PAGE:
Risk Factors for Intracranial Haemorrhage in Accidents Associated with the Shower or Bathtub

Sauter, Thomas; Kreher, Jannes; Ricklin, Meret; Haider, Dominik; Exadaktylos, Aristomenis (2015). Risk Factors for Intracranial Haemorrhage in Accidents Associated with the Shower or Bathtub. PLoS ONE, 10(10), e0141812. Public Library of Science 10.1371/journal.pone.0141812

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BACKGROUND There has been little research on bathroom accidents. It is unknown whether the shower or bathtub are connected with special dangers in different age groups or whether there are specific risk factors for adverse outcomes. METHODS This cross-sectional analysis included all direct admissions to the Emergency Department at the Inselspital Bern, Switzerland from 1 January 2000 to 28 February 2014 after accidents associated with the bathtub or shower. Time, age, location, mechanism and diagnosis were assessed and special risk factors were examined. Patient groups with and without intracranial bleeding were compared with the Mann-Whitney U test.The association of risk factors with intracranial bleeding was investigated using univariate analysis with Fisher's exact test or logistic regression. The effects of different variables on cerebral bleeding were analysed by multivariate logistic regression. RESULTS Two hundred and eighty (280) patients with accidents associated with the bathtub or shower were included in our study. Two hundred and thirty-five (235) patients suffered direct trauma by hitting an object (83.9%) and traumatic brain injury (TBI) was detected in 28 patients (10%). Eight (8) of the 27 patients with mild traumatic brain injuries (GCS 13-15), (29.6%) exhibited intracranial haemorrhage. All patients with intracranial haemorrhage were older than 48 years and needed in-hospital treatment. Patients with intracranial haemorrhage were significantly older and had higher haemoglobin levels than the control group with TBI but without intracranial bleeding (p<0.05 for both).In univariate analysis, we found that intracranial haemorrhage in patients with TBI was associated with direct trauma in general and with age (both p<0.05), but not with the mechanism of the fall, its location (shower or bathtub) or the gender of the patient. Multivariate logistic regression analysis identified only age as a risk factor for cerebral bleeding (p<0.05; OR 1.09 (CI 1.01;1.171)). CONCLUSION In patients with ED admissions associated with the bathtub or shower direct trauma and age are risk factors for intracranial haemorrhage. Additional effort in prevention should be considered, especially in the elderly.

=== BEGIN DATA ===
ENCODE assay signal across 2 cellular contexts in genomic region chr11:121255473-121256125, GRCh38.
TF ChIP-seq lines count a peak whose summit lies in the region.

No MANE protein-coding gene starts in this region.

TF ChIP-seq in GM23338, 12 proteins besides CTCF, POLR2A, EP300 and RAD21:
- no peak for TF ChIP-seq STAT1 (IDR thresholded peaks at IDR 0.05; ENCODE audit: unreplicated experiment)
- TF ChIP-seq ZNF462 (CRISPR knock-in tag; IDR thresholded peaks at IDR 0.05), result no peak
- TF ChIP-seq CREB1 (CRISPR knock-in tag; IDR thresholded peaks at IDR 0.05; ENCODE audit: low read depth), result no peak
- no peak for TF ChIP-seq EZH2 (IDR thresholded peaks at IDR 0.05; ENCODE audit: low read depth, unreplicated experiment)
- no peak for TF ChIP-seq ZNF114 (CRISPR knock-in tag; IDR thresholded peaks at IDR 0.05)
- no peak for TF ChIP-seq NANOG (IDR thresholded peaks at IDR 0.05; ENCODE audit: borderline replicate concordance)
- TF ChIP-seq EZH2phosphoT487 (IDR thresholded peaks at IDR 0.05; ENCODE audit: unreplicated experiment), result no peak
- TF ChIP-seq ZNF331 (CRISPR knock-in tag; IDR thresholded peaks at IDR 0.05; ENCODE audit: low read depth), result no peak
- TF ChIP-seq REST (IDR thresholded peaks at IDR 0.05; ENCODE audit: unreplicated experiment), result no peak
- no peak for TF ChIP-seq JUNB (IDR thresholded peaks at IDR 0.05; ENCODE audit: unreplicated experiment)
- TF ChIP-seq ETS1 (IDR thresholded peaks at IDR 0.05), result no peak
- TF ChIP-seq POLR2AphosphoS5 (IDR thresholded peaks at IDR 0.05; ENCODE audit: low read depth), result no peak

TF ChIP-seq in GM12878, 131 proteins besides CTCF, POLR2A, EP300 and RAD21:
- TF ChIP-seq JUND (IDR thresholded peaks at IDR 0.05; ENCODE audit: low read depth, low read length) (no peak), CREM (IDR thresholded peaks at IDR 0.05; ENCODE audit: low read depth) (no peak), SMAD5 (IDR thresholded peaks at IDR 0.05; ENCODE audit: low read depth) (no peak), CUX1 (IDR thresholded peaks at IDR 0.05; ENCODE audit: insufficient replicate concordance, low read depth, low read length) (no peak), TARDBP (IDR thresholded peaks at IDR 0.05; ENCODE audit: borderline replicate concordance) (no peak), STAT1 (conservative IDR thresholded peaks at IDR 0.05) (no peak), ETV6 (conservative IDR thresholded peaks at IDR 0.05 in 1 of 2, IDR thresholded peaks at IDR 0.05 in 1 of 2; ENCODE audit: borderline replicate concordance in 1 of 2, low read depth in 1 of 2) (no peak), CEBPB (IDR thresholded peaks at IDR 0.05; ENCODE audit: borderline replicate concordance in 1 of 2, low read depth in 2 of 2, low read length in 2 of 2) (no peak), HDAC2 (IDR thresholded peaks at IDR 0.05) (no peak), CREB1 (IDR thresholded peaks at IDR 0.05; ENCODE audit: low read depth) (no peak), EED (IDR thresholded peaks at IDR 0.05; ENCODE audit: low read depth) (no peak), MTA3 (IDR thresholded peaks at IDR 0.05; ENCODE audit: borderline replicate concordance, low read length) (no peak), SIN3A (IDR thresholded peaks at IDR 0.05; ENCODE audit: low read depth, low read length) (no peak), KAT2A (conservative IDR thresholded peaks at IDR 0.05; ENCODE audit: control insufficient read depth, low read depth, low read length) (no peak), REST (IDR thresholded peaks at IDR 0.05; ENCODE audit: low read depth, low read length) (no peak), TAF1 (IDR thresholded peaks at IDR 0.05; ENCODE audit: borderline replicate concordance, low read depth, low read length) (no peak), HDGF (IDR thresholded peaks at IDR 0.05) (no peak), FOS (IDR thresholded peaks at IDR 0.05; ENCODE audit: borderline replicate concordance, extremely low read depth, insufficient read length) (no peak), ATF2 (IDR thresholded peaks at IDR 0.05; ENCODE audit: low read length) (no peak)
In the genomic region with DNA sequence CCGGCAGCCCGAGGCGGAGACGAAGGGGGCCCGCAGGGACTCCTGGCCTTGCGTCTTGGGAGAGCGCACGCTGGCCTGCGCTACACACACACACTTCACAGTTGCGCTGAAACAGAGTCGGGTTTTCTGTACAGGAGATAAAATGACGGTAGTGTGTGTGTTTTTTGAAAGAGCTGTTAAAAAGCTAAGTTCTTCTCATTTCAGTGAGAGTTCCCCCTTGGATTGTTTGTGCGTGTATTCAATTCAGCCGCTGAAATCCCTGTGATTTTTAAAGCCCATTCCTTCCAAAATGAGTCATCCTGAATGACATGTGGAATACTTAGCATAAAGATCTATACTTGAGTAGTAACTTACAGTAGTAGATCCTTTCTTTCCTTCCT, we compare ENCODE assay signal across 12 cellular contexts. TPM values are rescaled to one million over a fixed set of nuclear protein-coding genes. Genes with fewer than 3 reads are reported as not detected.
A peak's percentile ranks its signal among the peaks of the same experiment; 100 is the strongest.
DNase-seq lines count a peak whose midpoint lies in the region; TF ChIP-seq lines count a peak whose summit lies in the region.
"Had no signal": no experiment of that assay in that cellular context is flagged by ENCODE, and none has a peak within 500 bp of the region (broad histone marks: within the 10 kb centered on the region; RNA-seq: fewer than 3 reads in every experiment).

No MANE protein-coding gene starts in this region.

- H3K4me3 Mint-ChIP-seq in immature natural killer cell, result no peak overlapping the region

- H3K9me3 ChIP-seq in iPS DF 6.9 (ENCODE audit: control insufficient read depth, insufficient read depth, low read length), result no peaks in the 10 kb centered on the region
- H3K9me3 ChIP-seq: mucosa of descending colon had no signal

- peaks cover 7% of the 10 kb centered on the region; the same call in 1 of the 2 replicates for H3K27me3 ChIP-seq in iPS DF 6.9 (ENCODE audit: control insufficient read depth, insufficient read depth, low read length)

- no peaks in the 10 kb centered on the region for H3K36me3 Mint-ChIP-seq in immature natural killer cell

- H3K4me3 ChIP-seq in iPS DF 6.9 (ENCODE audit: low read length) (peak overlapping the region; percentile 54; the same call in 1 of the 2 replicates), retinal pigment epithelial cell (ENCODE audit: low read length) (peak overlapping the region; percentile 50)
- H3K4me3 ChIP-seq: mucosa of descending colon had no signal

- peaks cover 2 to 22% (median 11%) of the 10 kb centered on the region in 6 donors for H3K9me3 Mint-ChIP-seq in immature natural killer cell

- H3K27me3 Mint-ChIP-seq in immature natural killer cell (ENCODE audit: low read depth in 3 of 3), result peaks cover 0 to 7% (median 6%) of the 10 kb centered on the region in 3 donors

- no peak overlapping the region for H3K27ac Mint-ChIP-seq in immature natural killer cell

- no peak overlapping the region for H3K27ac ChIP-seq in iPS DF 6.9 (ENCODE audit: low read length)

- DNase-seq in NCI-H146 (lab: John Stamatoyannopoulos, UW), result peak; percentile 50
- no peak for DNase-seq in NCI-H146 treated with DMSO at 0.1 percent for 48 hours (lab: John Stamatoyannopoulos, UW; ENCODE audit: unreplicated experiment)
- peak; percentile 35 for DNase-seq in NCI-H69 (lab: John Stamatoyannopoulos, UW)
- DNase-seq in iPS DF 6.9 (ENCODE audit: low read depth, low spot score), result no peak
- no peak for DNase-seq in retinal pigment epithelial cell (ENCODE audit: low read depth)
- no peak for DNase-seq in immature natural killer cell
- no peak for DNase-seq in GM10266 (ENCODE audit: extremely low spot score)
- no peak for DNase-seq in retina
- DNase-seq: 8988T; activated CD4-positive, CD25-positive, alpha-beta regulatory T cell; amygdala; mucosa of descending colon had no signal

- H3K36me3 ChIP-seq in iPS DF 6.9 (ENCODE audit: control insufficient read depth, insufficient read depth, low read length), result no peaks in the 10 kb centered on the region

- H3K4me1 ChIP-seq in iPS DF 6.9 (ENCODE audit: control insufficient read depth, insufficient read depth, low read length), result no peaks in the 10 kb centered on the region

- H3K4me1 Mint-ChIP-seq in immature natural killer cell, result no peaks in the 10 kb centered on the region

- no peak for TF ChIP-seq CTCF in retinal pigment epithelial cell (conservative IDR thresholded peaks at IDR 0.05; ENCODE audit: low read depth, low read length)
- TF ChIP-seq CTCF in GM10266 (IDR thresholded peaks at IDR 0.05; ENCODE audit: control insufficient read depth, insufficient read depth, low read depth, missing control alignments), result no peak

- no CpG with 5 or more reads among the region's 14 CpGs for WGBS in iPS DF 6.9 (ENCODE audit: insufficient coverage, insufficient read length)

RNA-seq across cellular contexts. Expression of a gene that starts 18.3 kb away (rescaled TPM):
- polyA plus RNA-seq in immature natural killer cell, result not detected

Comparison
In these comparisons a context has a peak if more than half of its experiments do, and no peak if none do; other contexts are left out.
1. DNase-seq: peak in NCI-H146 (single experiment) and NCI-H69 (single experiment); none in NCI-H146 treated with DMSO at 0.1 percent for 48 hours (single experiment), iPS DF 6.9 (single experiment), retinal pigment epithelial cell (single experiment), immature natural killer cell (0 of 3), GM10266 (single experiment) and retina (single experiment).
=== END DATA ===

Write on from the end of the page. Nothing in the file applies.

Item Type:

Journal Article (Original Article)

Division/Institute:

04 Faculty of Medicine > Department of Intensive Care, Emergency Medicine and Anaesthesiology (DINA) > University Emergency Center

UniBE Contributor:

Sauter, Thomas; Ricklin, Meret; Haider, Dominik and Exadaktylos, Aristomenis

Subjects:

600 Technology > 610 Medicine & health

ISSN:

1932-6203

Publisher:

Public Library of Science

Language:

English

Submitter:

Romana Saredi

Date Deposited:

22 Mar 2016 10:34

Last Modified:

22 Mar 2016 10:34

Publisher DOI:

10.1371/journal.pone.0141812

PubMed ID:

26513749

BORIS DOI:

10.7892/boris.79085

URI:

https://boris.unibe.ch/id/eprint/79085

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